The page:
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Chicago History Museum curator Joy Bivins

What does race mean to you? A new exhibit at the Chicago History Museum asks visitors to consider how much all of us focus on race every day, whether we realize it or not.

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Elizabeth Eckford walks to Central High School in Little Rock, Arkansas.

Sixty years ago, on Sept. 25, 1957, nine courageous African-American teenagers changed history. We revisit our 2015 interview with the Little Rock Nine.

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 (Zol87 / Creative Commons)

Research shows that hundreds of thousands of Chicagoans live in food deserts. According to a 2006 report, most of those in Chicago were made up entirely of African-American residents. 

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The fight to bring affordable housing to Jefferson Park has residents polarized and leveling accusations of racism.

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(www.volganet.ru / Wikimedia Commons)

Leaving segregated neighborhoods reduces blood pressure in African-Americans, according to the findings of a 25-year longitudinal study.

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(Colin J Bird / Wikimedia Commons)

It’s illegal in Illinois for insurers to charge rates based on factors like race, but a pair of state legislators say companies’ reliance on credit scores to set auto insurance premium rates contravenes the law. 

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(Virginia Sherwood / MSNBC)

The Emmy Award-winning television host writes about the drastic disparities between black and white Americans in his just-published book. 

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Demolition of Cabrini-Green homes (Joe M500 / Wikimedia Commons)

Seventeen years after Mayor Daley launched his plan to transform the Chicago Housing Authority, WBEZ examines promises kept – and broken.

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(Allen McGregor / Flickr)

Racial and economic segregation across Chicago impacts economic growth, educational attainment and crime rates, according to a report released Tuesday by the Metropolitan Planning Council and Urban Institute.

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A report released this week by the Chicago Urban League shows minority students in the state are still as likely to attend a racially segregated school today as they would have been 60 years ago.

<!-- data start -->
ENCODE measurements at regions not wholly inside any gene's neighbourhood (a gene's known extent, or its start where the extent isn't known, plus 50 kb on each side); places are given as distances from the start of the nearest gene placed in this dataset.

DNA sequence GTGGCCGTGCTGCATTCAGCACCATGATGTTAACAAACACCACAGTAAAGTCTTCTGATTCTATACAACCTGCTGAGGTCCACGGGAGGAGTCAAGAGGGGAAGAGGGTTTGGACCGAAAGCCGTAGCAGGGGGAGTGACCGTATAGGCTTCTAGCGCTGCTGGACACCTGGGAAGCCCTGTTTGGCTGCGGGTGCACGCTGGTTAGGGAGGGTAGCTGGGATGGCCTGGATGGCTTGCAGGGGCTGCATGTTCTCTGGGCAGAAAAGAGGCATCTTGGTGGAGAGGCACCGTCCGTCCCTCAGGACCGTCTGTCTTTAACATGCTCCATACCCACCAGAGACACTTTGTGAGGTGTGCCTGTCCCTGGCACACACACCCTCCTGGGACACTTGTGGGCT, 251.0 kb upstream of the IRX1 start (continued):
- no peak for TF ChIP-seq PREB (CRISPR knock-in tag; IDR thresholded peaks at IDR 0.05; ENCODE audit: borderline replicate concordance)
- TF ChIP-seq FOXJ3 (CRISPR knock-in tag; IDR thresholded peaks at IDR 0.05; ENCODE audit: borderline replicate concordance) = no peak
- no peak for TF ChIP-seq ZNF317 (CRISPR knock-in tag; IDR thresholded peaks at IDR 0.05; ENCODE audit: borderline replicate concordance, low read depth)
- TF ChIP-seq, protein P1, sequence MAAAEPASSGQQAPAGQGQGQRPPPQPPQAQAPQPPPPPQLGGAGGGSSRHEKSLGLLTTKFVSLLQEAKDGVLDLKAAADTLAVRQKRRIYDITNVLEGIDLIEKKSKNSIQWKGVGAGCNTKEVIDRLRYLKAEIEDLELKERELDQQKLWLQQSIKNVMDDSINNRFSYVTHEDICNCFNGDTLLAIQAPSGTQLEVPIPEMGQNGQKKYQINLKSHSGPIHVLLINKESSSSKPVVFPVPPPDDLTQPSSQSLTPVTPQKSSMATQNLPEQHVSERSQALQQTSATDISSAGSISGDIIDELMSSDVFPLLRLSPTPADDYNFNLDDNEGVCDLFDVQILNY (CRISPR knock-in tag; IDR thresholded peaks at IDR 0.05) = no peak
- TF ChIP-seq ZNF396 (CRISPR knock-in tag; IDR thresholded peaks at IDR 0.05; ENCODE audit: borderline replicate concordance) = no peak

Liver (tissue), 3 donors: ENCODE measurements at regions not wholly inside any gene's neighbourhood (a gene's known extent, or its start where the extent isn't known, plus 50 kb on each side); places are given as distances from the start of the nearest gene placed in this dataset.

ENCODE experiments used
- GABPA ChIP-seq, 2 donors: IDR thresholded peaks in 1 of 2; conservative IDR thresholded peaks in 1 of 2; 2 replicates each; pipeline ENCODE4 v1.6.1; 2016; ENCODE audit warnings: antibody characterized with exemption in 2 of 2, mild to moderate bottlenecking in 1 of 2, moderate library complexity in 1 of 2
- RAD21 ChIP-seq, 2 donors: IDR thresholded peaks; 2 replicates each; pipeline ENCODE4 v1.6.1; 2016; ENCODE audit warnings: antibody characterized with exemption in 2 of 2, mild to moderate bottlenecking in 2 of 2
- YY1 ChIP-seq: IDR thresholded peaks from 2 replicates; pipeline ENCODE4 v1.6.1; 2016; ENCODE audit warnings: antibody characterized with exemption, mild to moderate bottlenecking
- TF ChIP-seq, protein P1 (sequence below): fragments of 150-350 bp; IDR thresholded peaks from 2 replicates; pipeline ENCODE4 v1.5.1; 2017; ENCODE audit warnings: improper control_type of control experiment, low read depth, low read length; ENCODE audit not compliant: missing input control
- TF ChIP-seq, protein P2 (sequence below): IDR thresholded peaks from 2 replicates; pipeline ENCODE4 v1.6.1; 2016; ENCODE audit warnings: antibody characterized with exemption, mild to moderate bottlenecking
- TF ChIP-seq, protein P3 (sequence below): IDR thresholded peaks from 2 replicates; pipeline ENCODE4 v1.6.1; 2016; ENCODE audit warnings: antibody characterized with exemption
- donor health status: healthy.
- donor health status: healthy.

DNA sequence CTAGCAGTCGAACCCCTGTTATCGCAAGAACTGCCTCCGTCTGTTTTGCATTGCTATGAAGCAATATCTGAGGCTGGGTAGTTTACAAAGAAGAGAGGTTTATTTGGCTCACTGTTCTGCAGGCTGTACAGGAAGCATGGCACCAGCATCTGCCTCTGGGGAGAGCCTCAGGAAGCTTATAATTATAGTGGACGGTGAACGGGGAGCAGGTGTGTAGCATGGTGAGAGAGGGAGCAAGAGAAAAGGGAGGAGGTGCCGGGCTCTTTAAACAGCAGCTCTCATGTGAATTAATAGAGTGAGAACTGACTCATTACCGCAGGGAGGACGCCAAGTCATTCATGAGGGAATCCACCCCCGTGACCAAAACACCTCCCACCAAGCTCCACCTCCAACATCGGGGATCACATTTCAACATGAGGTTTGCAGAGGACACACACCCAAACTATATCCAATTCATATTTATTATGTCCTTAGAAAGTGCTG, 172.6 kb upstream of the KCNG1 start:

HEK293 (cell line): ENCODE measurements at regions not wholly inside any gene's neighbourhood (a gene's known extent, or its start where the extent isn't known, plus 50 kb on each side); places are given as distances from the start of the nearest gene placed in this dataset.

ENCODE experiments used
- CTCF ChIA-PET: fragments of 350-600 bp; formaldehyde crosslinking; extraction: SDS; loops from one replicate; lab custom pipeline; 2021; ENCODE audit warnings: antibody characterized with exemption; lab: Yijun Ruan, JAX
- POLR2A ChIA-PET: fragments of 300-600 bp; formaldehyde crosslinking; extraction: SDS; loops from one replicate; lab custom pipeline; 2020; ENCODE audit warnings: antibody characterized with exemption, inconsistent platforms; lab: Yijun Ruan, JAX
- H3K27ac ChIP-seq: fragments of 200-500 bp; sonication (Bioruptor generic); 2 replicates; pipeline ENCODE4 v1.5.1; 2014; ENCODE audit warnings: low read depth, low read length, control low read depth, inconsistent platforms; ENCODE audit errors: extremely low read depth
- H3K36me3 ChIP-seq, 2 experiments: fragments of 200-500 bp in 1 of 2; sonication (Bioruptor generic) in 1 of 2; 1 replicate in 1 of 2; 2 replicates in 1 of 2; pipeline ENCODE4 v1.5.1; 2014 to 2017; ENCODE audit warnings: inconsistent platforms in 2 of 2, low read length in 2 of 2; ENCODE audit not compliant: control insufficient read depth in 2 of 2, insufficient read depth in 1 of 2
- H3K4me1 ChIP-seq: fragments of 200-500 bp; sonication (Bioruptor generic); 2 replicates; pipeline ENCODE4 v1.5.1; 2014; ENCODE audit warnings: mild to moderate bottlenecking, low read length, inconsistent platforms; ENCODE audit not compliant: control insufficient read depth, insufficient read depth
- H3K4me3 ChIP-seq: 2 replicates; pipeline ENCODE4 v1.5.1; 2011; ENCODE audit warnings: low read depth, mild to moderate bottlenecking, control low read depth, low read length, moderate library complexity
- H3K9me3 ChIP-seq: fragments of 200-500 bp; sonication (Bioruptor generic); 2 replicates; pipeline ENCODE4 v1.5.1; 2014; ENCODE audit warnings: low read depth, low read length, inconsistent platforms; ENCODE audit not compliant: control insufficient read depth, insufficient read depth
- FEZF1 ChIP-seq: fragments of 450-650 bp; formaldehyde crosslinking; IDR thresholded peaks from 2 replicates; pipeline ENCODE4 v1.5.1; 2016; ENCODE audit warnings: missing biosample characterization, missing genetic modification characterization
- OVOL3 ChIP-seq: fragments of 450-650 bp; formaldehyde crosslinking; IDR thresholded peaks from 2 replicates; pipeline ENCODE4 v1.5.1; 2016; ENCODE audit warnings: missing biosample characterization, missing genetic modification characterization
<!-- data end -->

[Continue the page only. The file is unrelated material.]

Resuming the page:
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Author Michael Eric Dyson on the challenges faced by black Americans, and why it’s up to whites to address racial inequality.

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Norman Rockwell’s painting “The Problem We All Live With.”

Ruby Bridges became a civil rights icon at the age of 6, when she became the first African-American child to attend a previously all-white elementary school in New Orleans. She joins us in discussion.

Permanent Memorial to King Erected in Marquette Park

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Once a neighborhood unwelcoming to families of color, Marquette Park is not only a more diverse community today, but one that's now home to a Dr. Martin Luther King Jr. memorial.

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A group of girls walk in Englewood. This building is across the street from one of 50 Chicago Public Schools that closed in 2013. (Photo by Bill Healy)

A new book by Natalie Moore about the South Side blends personal history with investigative reporting to tell the story of a segregated city and misunderstood neighborhoods.

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This year marks the 100th anniversary of the start of the Great Migration, but a new report from the Chicago Urban League says many blacks still live in racially segregated and impoverished neighborhoods.

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The Little Rock Nine changed history when they integrated Central High School in Little Rock, Ark. in 1957. They join us to discuss their activism and their thoughts on the current state of race relations in America.